Table of Contents

Rethinking Weight Initialization

Authored by: Timothy Letkeman
Published: 2021-10-16

Weight Initialization 101

What and Why?

Neural networks are trained using a technique called gradient descent. First, the network makes a prediction, that prediction is then evaluated, and the loss (error) of the prediction is then backpropagated through the network in order to calculate the gradients of the weights in your network. Those gradients are then applied to the weights and biases of the network, changing them such that they should then make better predictions. This process is run many, many times until the network is capable of making useful predictions. However, in order to perform this gradient descent, the weights of the network must first be initialized so that the gradient descent process has a starting point.

Perhaps unsurprisingly from the name, weight initialization is the act of setting the starting weights and biases for your neural network, such that your network trains as efficiently as possible. It is quite easy to see how using a poor weight initialization strategy could drastically slow down your system's learning or cause it not to converge at all. This is not a problem you can avoid, in order to start training your model; you must first initialize its weights and biases. As such, it is important to think and learn about weight initialization and about which weight initialization strategies can help you maximize your model's performance.

The main problem that weight initialization is attempting to solve is setting the weights of the network such that the gradients of the network don't grow too small or too big when propagated through the layers of the network; this is known as the vanishing gradient problem and the exploding gradient problem.

Say you initialize your weights far too small, such that the gradients decrease by an order of magnitude for each layer they backpropagate through. This would cause the layers closer to the start of the network to train much slower than those near the end. Overall this could drastically slow down the time it takes for your network to train, wasting your valuable time and resources. This would be an example of the vanishing gradient problem.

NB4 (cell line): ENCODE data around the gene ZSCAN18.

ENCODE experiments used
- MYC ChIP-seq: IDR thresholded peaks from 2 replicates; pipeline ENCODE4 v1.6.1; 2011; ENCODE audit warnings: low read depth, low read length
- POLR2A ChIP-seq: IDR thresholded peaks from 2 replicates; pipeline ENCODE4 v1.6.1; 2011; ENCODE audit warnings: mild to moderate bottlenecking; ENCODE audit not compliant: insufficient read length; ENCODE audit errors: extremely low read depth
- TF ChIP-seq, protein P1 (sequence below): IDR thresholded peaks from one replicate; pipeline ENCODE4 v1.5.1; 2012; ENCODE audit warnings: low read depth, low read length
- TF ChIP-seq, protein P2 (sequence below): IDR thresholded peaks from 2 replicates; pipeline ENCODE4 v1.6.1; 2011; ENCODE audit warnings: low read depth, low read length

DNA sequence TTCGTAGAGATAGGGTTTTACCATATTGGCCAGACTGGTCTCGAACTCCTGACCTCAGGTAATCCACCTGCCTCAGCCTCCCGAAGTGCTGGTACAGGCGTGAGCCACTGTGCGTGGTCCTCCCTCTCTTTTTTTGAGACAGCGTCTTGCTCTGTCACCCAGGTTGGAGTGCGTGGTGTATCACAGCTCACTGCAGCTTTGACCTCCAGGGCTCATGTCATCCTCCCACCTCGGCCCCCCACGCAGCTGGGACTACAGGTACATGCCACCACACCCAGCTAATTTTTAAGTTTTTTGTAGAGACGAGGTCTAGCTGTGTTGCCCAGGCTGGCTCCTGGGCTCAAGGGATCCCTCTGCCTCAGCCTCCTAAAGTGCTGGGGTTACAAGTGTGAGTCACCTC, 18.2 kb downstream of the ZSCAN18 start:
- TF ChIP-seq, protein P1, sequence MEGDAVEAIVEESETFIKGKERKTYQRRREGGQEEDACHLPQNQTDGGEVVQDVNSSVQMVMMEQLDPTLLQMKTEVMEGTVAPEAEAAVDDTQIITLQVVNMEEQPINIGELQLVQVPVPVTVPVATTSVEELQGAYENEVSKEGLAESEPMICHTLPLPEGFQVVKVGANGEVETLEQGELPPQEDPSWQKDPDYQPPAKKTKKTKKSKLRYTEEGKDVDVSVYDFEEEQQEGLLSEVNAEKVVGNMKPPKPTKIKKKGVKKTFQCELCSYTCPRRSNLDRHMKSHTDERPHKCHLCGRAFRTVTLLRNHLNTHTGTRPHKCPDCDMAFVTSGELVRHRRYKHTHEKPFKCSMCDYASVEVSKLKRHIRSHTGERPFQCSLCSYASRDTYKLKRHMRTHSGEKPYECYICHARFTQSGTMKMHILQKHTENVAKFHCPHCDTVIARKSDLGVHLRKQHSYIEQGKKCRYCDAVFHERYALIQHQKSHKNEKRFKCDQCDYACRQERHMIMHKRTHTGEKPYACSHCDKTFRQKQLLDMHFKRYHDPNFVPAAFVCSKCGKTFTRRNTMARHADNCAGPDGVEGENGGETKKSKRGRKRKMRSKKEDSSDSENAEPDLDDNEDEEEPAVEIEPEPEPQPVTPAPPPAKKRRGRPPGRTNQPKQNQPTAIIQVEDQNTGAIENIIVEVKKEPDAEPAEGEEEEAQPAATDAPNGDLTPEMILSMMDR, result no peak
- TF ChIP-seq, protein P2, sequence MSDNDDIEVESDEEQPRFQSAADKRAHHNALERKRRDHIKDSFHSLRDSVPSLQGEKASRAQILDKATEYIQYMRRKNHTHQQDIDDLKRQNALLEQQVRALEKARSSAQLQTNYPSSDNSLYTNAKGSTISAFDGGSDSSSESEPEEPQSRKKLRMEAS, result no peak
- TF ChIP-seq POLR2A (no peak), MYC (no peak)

On the other hand, say you initialize your weights far too large, such that the gradients increase by an order of magnitude for each layer they backpropagate through. This would cause the earlier layers of the network to have gradients that are far larger than is optimal. This can cause multiple problems:
1) the large gradients may cause the weights to swing past their optimal value (similarly to an excessively large learning rate).
2) in extreme cases, this can cause the gradients to overflow into NaN values, possibly ruining the entire network.

These would be examples of the exploding gradient problem.

To avoid these situations and to maximize network performance, we need to find a weight initialization strategy that avoids both the problems of vanishing gradients and exploding gradients.

Doing it Wrong

One naive approach to weight initialization is to set all the weights and biases of the network to 0. However, as is quite evident, this is a very poor strategy. The reason this performs so poorly is that the gradient vanishes.

As a refresher, the gradient of a single weight is calculated as: \(\mathrm{weight}_i,_j = \mathrm{input}_i * \mathrm{error}_j\). In code it would look something like this: